1. Yes, I am a nature lover as well Liesbet, but I could never compare to what you are seeing in your travels and brushes with nature. What an exciting life you lead with your travels. I did travel a lot in my 20s and 30s, but have not take any trips since 1983. Your husband was smart to suggest that you sit next to the sea lion – here I was thinking you were there first!

  8. Lovely post by Liesbet (as always) and I particularly love the photo of the seal lounging alongside! I am grateful for many of the same things, because as soon as I focus on being grateful I feel happy rather than anxious or fearful…. I recently spoke with my 94 year old father who told me he was grateful just to wake up each day and know he had lived another day. So yes I believe that age is very relevant.

    Peta

    1. It’s so important that we can see the positive things in life, Peta. In general, I have always been aware of the things to be grateful for (even waking up each day), but when you go through a depressed or bad period, it becomes tiring to convince yourself (and mostly your partner) of these reasons to be happy. That’s why, in this post, I expressed envy for people who can get past that, in any circumstance.

      I enjoyed reading about your father. As I mentioned in the previous paragraph, every day the sun comes up, I’m grateful to still be alive. Thing is, I have been realizing this since a young age, which is good and bad, as it does come with the realization (or doom) that nothing is forever, something that weighs on you at a young age, while other kids live care-free and in ignorance…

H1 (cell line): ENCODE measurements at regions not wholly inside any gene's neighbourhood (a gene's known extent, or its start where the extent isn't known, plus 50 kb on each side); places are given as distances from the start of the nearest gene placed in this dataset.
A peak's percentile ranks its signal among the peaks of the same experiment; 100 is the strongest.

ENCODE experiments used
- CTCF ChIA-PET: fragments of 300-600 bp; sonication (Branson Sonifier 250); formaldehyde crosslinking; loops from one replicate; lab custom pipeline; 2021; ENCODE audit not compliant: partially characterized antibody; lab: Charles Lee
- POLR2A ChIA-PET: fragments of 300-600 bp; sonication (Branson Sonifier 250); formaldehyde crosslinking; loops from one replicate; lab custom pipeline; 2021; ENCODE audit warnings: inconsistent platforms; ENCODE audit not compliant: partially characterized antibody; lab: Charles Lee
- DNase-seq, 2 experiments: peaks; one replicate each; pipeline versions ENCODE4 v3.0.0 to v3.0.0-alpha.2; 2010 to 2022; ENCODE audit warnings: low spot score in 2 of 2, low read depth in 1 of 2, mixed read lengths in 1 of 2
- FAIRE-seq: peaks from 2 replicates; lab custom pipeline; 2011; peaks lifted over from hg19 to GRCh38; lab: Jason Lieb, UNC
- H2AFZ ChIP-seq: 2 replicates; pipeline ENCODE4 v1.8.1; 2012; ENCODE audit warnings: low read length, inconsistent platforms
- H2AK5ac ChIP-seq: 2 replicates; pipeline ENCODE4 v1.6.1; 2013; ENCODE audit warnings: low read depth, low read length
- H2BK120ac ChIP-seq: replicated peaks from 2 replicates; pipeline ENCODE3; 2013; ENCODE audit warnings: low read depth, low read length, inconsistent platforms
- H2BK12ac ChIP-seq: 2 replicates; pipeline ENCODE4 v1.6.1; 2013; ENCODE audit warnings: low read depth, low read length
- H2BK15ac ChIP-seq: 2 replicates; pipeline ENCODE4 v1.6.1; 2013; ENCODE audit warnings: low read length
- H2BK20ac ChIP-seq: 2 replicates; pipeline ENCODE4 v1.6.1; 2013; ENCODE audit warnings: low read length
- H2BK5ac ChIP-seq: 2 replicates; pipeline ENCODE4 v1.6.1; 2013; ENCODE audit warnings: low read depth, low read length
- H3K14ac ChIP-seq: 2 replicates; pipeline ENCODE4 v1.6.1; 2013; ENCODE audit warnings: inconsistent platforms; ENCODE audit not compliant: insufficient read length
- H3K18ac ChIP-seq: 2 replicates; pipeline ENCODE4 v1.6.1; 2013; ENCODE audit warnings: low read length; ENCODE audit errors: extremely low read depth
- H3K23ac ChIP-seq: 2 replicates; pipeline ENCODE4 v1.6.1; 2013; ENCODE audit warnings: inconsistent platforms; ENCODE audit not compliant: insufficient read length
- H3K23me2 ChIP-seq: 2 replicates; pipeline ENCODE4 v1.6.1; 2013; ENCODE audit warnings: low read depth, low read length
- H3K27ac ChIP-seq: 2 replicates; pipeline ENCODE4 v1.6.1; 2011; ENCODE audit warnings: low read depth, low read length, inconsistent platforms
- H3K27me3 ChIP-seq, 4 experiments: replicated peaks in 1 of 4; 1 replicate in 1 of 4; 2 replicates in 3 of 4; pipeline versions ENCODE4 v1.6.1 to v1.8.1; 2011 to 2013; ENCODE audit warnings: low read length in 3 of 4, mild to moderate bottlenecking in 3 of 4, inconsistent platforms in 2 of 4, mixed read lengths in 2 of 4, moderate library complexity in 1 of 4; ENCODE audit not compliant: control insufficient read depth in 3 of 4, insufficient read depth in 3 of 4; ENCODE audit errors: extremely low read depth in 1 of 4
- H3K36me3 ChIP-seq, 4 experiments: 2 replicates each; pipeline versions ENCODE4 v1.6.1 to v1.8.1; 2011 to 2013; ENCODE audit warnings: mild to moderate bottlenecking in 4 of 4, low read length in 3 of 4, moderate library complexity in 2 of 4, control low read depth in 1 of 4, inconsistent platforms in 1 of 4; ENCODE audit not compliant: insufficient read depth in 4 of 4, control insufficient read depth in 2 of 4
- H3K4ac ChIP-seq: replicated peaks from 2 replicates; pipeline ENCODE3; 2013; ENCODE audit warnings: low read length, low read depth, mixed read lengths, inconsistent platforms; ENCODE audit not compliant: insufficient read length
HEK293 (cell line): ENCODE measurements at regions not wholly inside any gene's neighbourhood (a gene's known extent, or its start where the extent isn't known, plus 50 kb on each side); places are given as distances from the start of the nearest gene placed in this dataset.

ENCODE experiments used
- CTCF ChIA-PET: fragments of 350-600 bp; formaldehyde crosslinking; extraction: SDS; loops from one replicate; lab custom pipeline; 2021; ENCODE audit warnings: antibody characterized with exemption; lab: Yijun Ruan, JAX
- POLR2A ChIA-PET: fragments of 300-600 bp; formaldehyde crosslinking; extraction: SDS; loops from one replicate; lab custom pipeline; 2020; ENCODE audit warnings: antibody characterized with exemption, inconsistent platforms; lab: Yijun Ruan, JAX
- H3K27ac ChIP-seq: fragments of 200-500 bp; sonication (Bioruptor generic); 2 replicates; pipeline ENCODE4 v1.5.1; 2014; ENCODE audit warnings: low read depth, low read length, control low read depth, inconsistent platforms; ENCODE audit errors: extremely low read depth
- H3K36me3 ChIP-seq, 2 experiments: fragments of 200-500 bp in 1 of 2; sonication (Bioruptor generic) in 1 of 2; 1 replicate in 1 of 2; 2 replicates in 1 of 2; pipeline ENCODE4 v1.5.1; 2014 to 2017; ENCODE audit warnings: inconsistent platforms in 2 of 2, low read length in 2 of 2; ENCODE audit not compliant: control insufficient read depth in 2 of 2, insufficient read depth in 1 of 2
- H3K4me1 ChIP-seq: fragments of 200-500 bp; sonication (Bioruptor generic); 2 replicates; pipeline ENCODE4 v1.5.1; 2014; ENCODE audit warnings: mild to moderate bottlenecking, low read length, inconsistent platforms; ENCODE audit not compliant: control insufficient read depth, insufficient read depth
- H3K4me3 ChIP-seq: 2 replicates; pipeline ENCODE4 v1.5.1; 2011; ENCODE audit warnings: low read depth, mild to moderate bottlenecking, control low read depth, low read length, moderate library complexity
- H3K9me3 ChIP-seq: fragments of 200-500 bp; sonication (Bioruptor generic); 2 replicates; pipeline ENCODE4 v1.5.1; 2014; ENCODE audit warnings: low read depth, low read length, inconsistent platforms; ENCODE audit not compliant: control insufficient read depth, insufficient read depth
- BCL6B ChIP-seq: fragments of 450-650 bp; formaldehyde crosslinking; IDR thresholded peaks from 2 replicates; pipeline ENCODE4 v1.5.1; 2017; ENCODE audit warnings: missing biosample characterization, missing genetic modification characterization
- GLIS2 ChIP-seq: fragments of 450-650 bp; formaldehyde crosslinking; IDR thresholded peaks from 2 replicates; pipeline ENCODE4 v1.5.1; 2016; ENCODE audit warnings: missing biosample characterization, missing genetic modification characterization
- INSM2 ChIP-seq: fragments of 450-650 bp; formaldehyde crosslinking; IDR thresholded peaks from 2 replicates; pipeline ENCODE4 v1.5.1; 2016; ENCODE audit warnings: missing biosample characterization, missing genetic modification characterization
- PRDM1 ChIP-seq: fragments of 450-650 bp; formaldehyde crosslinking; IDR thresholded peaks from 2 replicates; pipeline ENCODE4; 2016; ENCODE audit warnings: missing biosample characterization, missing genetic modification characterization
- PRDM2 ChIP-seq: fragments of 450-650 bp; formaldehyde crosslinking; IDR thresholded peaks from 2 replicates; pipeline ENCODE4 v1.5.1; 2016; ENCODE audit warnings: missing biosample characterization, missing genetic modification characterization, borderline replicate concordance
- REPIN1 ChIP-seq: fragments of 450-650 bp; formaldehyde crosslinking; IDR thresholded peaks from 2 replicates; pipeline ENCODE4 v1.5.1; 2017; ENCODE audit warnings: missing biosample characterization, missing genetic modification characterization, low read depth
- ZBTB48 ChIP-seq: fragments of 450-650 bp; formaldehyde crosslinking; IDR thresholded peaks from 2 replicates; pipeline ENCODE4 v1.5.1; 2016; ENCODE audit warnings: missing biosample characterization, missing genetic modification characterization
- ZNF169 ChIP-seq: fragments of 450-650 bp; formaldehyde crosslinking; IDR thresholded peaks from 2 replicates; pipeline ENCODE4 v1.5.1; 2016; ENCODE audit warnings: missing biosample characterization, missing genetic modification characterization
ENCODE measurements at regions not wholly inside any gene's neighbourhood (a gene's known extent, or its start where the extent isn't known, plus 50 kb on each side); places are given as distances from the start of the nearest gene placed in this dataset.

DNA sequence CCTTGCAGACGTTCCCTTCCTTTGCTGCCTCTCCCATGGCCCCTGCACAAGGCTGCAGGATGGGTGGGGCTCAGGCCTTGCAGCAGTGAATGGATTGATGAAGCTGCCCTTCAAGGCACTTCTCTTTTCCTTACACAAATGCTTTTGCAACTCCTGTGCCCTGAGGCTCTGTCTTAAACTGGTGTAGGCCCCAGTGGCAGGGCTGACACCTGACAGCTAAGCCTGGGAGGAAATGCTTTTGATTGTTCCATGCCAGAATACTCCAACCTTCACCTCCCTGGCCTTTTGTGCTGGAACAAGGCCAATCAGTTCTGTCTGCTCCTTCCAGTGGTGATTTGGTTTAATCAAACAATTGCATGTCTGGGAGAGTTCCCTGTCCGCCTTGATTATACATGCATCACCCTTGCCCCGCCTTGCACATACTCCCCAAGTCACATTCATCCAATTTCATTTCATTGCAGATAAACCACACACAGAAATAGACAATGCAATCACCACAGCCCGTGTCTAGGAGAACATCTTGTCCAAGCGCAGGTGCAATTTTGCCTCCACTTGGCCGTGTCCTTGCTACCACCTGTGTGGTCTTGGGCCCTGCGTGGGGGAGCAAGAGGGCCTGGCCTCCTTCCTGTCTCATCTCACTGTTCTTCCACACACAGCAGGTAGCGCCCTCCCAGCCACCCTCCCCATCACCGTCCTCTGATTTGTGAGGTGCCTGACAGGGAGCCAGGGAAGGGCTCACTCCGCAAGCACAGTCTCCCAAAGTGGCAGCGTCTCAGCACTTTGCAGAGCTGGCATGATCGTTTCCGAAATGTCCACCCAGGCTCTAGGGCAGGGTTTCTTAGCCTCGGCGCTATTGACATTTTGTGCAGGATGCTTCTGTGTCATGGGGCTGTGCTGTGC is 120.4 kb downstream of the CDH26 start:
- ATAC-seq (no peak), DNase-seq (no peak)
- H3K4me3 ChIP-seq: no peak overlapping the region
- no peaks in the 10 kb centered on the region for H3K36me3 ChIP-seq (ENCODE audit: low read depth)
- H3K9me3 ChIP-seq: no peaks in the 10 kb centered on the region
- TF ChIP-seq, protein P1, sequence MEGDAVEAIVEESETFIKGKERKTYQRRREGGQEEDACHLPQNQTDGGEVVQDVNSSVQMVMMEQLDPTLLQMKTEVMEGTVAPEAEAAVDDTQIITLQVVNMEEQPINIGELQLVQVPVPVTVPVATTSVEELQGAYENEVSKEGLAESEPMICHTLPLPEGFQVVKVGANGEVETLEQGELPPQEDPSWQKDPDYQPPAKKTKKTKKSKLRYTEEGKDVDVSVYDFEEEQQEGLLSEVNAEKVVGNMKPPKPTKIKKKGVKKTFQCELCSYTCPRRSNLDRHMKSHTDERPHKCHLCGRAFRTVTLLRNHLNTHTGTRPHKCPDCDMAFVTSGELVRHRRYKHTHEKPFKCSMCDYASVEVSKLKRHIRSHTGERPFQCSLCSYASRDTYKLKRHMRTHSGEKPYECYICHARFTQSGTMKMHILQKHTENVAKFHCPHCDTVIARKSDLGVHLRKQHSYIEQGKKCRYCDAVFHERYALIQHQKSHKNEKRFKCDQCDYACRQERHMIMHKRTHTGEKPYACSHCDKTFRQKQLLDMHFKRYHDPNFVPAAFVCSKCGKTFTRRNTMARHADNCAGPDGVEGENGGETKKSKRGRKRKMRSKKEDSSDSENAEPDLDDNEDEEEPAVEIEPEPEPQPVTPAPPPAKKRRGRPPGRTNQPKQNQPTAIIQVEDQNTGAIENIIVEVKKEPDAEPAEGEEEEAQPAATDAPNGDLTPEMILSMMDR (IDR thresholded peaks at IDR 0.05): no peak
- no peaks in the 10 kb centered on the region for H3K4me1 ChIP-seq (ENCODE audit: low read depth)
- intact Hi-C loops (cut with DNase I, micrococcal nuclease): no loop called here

2. Hi Peta! I think that often as we grow older, we gain a greater sense of happiness and gratitude because we realize we won’t be here forever. I’d much rather live the years I have left with a positive outlook than one filled with negativity.

  9. Reblogged this on Roaming About and commented:
    When Janis at Retirementally Challenged (don’t you love the name of her blog?) asked her most loyal readers to participate in her GratiTuesday series, I initially was going to decline. But, when I gave the idea a bit more thought, I figured it was the perfect opportunity to reflect on the things in life I am grateful for. If you’re curious what they are, please, check out my guest post on her site, and feel free to leave a comment there. Have a wonderful summer everyone!

  10. Liesbet, I do think that having time and finding ourselves at the tail end of the miracle of life contributes to the gratitude in the retired community. I’ve always recognized how very lucky I am, but since retiring, I seem to wallow in gratitude. (Although, I don’t really talk about it that much either.) That is why reading Janis’ blog is always a good and healthy reminder. Rising to the top of the list of things I’m grateful for, which pretty much mirror your list, is health. So many people who reach retirement are living lives with compromised health which limits them in many ways. I offer blessings for each day that I skim by with continued good health.